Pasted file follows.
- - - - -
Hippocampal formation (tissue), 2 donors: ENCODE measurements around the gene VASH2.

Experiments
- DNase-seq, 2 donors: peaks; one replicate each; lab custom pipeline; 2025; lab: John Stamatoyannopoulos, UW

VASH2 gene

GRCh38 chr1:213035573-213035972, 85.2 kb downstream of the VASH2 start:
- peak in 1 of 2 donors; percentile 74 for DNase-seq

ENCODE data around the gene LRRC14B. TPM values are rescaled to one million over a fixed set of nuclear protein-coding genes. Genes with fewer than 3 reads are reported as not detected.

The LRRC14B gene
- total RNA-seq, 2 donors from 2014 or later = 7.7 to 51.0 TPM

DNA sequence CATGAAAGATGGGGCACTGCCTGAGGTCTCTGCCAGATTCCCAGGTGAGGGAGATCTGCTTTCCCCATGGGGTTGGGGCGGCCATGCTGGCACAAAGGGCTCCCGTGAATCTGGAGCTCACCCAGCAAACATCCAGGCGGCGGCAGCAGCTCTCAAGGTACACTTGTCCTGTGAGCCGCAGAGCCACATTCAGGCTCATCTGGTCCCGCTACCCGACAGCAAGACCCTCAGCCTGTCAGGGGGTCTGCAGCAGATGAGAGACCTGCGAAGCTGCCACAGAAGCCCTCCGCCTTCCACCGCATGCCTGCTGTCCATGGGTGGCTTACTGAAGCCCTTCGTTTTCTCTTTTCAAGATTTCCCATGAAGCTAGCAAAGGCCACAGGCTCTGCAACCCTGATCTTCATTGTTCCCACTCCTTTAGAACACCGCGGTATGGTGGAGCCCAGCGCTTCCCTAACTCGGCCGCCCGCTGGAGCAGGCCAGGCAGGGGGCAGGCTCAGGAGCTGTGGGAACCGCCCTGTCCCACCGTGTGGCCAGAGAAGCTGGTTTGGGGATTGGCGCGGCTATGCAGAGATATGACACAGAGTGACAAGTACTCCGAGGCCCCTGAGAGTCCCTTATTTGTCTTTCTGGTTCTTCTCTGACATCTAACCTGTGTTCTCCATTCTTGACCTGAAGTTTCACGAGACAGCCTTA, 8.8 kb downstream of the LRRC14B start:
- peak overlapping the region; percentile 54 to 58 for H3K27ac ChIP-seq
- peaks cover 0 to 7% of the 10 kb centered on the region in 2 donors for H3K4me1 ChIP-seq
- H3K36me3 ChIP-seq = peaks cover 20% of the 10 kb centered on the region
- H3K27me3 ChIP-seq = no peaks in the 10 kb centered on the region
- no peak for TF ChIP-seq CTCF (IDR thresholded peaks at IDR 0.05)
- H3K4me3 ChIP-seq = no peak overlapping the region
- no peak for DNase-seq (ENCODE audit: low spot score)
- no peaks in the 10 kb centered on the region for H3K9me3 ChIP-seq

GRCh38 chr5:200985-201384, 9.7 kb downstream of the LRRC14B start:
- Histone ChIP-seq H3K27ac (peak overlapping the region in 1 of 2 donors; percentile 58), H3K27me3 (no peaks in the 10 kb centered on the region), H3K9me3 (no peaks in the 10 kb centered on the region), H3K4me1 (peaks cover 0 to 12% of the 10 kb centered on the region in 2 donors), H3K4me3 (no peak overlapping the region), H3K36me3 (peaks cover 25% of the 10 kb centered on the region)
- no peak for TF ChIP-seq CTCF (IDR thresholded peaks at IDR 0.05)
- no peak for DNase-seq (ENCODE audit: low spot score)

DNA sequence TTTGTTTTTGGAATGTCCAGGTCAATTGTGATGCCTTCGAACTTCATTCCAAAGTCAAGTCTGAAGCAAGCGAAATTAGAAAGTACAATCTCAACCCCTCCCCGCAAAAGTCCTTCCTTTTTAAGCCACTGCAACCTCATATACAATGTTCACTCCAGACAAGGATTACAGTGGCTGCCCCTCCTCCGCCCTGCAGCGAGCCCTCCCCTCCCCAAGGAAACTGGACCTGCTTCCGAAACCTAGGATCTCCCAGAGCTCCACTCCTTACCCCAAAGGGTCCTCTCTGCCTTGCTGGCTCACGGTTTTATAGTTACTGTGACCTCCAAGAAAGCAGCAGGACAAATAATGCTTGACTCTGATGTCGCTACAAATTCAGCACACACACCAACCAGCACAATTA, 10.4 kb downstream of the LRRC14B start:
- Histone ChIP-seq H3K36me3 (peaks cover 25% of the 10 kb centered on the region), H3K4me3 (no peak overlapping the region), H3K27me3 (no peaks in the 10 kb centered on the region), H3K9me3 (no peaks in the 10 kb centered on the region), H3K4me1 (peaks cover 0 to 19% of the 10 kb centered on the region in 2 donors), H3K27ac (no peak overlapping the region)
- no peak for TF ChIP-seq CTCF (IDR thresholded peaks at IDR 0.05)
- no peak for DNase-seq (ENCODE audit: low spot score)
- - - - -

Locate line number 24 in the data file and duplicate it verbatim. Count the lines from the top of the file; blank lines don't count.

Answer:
- Histone ChIP-seq H3K36me3 (peaks cover 25% of the 10 kb centered on the region), H3K4me3 (no peak overlapping the region), H3K27me3 (no peaks in the 10 kb centered on the region), H3K9me3 (no peaks in the 10 kb centered on the region), H3K4me1 (peaks cover 0 to 19% of the 10 kb centered on the region in 2 donors), H3K27ac (no peak overlapping the region)